By Athletics Australia
Oregon, USA; July 23, 2022 – Peter Bol (WA) has suffered heartbreak on his quest for global gold, placing seventh in the Men’s 800m final on the penultimate day of the World Athletics Championships.
After a mental reset following a difficult semi-final, the 28-year-old went into the medal race with an air of confidence, but it was not enough for him to claim Australia’s first world medal in the two lap event.
Bol made a solid start to his race moving his way towards the front of the field. At the bell, the half miler was swallowed up by the stacked field and was unable to find his way back into medal position.
The Western Australian finished his race in 1:45.49, just over two seconds behind Kenyan powerhouse Emmanuel Kipurui Korir who won the title in a season’s best time of 1:43.71, while Dhamel Sedjati from Algeria and Canadian Marco Arop rounded out the podium.
“I’m disappointed but at the same time, it’s a privilege to be amongst the best in the world,” Bol said.
“You don’t come here with the hope to just be in the final, you come with the expectations to perform, if not at least grab a medal. Last year I was fourth and now I’m back to seventh.”
With the Commonwealth Games just weeks away, Bol will have one more shot to bring home silverware for Australia.
“You just have to reset as fast as possible, there’s no choice. The results will show in Birmingham and whether it works out or not but I’m willing to give it a shot.”
After leaping to a new Australian record less that one fortnight ago, world lead Brooke Buschkuehl (VIC) needed only one attempt to qualify for tomorrow’s final, recording 6.76m – just over the automatic qualifying mark.
“I’m obviously stoked. Normally I’m the one waiting around crossing my fingers, wondering if my jump is enough to get to the final, but I couldn’t have had it go any better in getting the auto qual on my first jump,” Buschkuehl said.
Nervous down the runway and through to her landing, Buschkuehl said her emotions were reflected in her jump, recognising there is much more to come as she hunts down a medal for Australia.
“My Dad came down, my coach, and said it was a shocking jump. I was all over the place, I was nervous out there and it’s always really nerve-wracking in qualifying. You have to do enough to be able to get through to the final, and the jump I put together wasn’t anything special so if I can relax out there tomorrow, the big jumps will come.”
Australian champion Samantha Dale (NSW) was eliminated from her first major championships recording 6.04m, and two fouls – far from her 6.70m best.
Australia began its three-pronged attack in the decathlon, as Olympic bronze medallist Ash Moloney (QLD), Tokyo teammate Cedric Dubler and Australian team debutant Daniel Golubovic completed their first day of competition.
One of Australia’s brightest medal hopes for Australia in Oregon, Moloney had a slow start to competition but skyrocketed from 13th to fifth position following a swift 46.88 run in the 400m. The 21-year-old will be pushing himself for a third global medal, after Olympic champion Damian Warner from Canada pulled out of competition halfway through the 400m, citing a hamstring injury.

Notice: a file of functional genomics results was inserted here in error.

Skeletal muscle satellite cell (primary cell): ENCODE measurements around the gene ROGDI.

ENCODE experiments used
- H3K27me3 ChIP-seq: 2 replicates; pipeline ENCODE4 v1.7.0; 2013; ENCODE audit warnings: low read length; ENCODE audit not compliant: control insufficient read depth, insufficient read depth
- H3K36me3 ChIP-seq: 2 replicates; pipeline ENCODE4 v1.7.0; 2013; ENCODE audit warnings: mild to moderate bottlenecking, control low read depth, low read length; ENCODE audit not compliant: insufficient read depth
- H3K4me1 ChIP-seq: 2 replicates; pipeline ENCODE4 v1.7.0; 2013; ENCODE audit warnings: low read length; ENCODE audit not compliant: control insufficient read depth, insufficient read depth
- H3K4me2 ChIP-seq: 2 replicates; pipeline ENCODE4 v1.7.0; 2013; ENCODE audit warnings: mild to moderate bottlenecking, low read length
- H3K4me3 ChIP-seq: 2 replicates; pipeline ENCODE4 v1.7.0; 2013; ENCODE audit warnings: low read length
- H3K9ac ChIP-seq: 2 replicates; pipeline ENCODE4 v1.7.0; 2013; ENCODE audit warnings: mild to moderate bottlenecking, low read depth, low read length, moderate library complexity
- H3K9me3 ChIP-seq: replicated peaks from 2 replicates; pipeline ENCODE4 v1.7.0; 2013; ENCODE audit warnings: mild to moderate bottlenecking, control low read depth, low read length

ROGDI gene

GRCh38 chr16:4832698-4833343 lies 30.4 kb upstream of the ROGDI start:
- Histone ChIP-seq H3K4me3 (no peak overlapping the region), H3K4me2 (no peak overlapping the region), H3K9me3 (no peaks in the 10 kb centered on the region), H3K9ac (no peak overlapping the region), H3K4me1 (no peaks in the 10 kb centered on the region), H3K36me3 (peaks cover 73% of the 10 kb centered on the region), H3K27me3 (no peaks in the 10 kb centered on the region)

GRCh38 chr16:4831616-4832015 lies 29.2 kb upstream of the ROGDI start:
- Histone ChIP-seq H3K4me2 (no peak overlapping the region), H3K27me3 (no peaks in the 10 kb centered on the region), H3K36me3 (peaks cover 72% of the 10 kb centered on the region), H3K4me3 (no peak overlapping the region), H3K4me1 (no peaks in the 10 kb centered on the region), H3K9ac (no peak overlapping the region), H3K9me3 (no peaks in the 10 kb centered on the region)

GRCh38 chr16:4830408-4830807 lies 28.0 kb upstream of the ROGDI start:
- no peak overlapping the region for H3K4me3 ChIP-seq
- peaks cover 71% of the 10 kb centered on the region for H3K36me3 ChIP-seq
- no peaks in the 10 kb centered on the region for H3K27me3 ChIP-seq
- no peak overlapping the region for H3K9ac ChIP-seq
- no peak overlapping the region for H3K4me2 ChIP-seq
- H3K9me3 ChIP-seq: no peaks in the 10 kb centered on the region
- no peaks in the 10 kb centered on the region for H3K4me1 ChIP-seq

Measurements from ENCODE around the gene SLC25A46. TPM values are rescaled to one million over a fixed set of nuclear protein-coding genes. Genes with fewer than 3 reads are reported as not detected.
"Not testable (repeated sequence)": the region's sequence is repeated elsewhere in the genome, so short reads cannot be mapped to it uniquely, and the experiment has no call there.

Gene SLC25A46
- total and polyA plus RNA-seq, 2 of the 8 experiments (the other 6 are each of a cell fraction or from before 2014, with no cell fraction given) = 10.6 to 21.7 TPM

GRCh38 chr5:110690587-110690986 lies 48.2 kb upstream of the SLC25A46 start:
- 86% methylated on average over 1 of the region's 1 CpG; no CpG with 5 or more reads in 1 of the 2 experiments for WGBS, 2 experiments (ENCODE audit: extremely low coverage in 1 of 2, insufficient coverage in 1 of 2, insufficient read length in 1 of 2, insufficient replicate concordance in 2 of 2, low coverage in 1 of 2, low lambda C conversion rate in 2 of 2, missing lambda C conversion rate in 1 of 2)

Moloney sits on 4378 points, less than 100 points from medal position, and said he’ll be relying on “something big” over the following five events to get the job done.
“I’ve had better day ones, so I’m not feeling too flash. I’m still in one piece which is one of my goals from the competition,” Moloney said.
“This is a big one for me, so I am putting pressure on myself to win another medal. I want to be on that podium, and that pressure is part of the game. I’m looking to pull out something big on day two.”
Fellow Australians Dubler finish Day One with 4286 points, while his former housemate Golubovic has accrued 4065 points, placing them as 10th and 18threspectively.
Two Australians have advanced to the Women’s 100m Hurdles semi finals, with comeback queen Michelle Jenneke (QLD) clocking an impressive 12.84 into a headwind in her heat against world record holder and hometown hero Kendra Harrison.
The time was just 0.02s off her lifetime best set in 2015, and a special feat for the 29-year-old who has fought to win her place on the team after a battle with injury over the last three years.
“I’m ecstatic with that. I’ve come into these championships with one real goal and that’s to run a PB. I didn’t quite get that today but to be so close, and I think my PB was with a 1.2 tailwind, and today was into a small headwind, so I’m really proud of what I’ve achieved today.”
Former heptathlete Celeste Mucci (VIC) clocked 13.01 to lock in the second non-automatic qualifying spot, and will looking to crack the 13 second barrier for the fourth time in her career in tomorrow’s semi-final.
On the contrary, Australia’s premier hurdler Liz Clay (QLD) devastatingly ended her world championships run, crashing to the track after hitting her seventh hurdle. On track to place third and qualify for the final, Clay was instead rushed to the Australian medical team, and is set to have scans on her foot for an assessment on her injury.
The final day of competition will begin tomorrow as the Australian team compete for four gold medals in the Men’s 35km Race Walk, Decathlon, Women’s Long Jump and Women’s 100m Hurdles finals.